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new WD12450 Wet/Dry vac vs. old design ...

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  • new WD12450 Wet/Dry vac vs. old design ...

    I've just bought a new 12 Gallon Ridgid Wet Dry vac and comparing it to my existing '92 vintage 12 Gallon (Emerson made and still runs great) Craftsman I like all the changes & improvements you have made !! Including ...
    * 1-13/16" shorter (same can dia. & height, 1" is due to the new foot design, balance is in the motor/top assembly)
    * 4 Db quieter (88-90/90-92 Db "old" vs. 84-86/86-88 Db "new" @ 3.5 ft. first numbers are w/muffler, second are without)
    * same amp draw (10A)
    * same suction (performed a primative test using a car vacuum test gauge, both pulled 3.4-3.5" Hg)
    * 2 added accessory storage spots in lid.
    * Tug-A-Long Hose (with swivels on both ends).
    * Drain port now even with tank bottom.
    * Same basic motor design, yet brushes look to be more accessable / easier to service.
    * Motor cooling fan exhaust is baffled to reduce noise.

    I want you to know that I did some serious comparison shopping and read all the reviews before deciding I wanted to stick with an Emerson made machine. I was very cautious of the new design Craftsman vac (Shop-Vac made ??) and decided I just did not like them (exactly what you want to hear !!). I do still like their newer swatty 16 Gallon one (still Emerson and HD has a Ridgid equiv.), but did not want one that big.

    Anyway, good job on the redesign !!

    Doug

  • #2
    I use a Ridgid vac at work (the one with te handle and large rear wheels) and a Shop Vac at home. While I like the Ridgid's power and design better, I think the shopvac is better for the woodworker. Why??? My shop vac has an internal stub that mates with the drywall dust bags that they sell. (ridgid does not havethe internal stub for these bags.) I use them in the shop and get a lot of suction, even after cleaning up pile of wood shavings. I tried that once with the ridgid and the filter clogged in no time at all.

    If Ridgid would add the stub on the inside to accomodate filter bags, I'd head over to HD and buy another.

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    • #3
      I have the shopvac too and like using bags with it. It's especially nice when cleaning up in the shop or doing drywall with a dustless sander. They make cleanup so much easier.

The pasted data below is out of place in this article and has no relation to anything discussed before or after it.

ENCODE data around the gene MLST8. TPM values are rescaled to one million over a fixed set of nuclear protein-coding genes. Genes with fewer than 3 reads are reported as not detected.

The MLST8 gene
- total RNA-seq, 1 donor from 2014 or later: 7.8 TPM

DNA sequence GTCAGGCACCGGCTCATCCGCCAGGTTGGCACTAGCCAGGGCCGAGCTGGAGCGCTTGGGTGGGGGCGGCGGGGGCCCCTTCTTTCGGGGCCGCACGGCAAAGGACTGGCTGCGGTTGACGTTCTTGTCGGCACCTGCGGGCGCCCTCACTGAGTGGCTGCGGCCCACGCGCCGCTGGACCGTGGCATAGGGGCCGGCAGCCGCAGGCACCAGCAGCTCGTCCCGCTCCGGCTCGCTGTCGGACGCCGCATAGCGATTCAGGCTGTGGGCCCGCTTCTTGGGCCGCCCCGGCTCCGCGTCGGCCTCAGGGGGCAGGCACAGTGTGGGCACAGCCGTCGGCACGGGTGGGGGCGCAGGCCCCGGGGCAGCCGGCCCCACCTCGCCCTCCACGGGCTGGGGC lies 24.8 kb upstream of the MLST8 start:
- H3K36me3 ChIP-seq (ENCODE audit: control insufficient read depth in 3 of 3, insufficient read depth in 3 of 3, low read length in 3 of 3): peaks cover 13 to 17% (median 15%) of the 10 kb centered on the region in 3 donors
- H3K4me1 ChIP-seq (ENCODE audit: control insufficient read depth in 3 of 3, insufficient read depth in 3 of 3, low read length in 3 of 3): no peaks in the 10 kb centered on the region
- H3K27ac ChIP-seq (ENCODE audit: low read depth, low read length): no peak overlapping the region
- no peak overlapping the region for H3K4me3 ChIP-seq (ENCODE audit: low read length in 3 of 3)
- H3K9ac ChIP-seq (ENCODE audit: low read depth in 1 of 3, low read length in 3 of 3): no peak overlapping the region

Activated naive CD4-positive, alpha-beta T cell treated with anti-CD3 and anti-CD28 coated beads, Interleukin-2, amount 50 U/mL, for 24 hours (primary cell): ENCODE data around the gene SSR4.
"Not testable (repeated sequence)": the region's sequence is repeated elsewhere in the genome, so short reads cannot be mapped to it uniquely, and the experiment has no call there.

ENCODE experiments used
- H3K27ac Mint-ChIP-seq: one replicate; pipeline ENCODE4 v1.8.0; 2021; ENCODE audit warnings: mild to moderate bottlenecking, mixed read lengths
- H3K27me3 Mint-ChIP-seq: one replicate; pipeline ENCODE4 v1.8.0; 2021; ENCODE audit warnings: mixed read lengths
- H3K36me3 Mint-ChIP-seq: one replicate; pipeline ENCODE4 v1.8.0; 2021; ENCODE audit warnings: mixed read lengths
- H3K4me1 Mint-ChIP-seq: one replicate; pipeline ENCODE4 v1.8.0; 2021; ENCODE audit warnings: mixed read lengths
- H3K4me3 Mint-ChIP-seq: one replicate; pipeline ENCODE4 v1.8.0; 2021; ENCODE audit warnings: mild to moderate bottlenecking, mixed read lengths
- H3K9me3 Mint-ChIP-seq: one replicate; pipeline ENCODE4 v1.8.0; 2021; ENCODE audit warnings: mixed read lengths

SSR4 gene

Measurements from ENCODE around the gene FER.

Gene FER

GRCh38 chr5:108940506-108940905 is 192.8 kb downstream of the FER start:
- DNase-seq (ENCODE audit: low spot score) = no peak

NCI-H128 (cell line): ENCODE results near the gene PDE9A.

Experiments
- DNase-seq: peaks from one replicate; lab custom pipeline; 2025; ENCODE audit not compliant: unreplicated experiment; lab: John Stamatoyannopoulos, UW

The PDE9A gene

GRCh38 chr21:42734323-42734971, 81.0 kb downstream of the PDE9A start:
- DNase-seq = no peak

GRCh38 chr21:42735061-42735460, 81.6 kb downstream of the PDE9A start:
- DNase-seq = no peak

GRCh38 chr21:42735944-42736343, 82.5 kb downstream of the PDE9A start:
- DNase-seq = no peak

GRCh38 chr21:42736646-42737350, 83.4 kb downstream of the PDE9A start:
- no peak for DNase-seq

[ 01-13-2003, 12:35 PM: Message edited by: J Reed ]

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      • #4
        On my '92 vintage Emerson-made Craftsman vac, I made an adapter so I could use it with the Shop-Vac Drywall Dust Bags ... I used a White PVC 1-1/2" 45Deg M-FM (Street) Elbow and added a rubber gasket on the male end that slips into the end of the hose, and the flanged female end fits into the bag opening (two nibs protruding from elbow retain the bag). Since this is not a zero-leak connection, I use it in conjunction with a CleanStream filter element.

        The new design Ridgid has a different inlet arrangement and with the larger i.d. Tug-A-LOng hose my existing adapter will not work. Back into my assortment of PVC, I've found that a 1-1/2" 90Deg FM-M (Street) Elbow combined with a 45Deg FM-FM Elbow will work. The larger FM diameter end of the Street elbow just barely fits into the hose end (pointing down), and the 45Deg elbow follows the same curve pointing back at the tank wall. The bag goes on backwards (with inlet toward the middle), and the two similar nibs will keep the bag on. This looks like it will work but I need to try it out. Only concern is there is more elbow there for stuff to get caught in. But if you are just using it for drywall dust, this should not be an issue.

        Doug

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        • #5
          That would be a nice and easy solution if it works. I would be apprehensive though that too much airflow may be cut out since you're going from 2 or 2 1/2" inlet to 1 1/5" and putting in all the angles.

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          • #6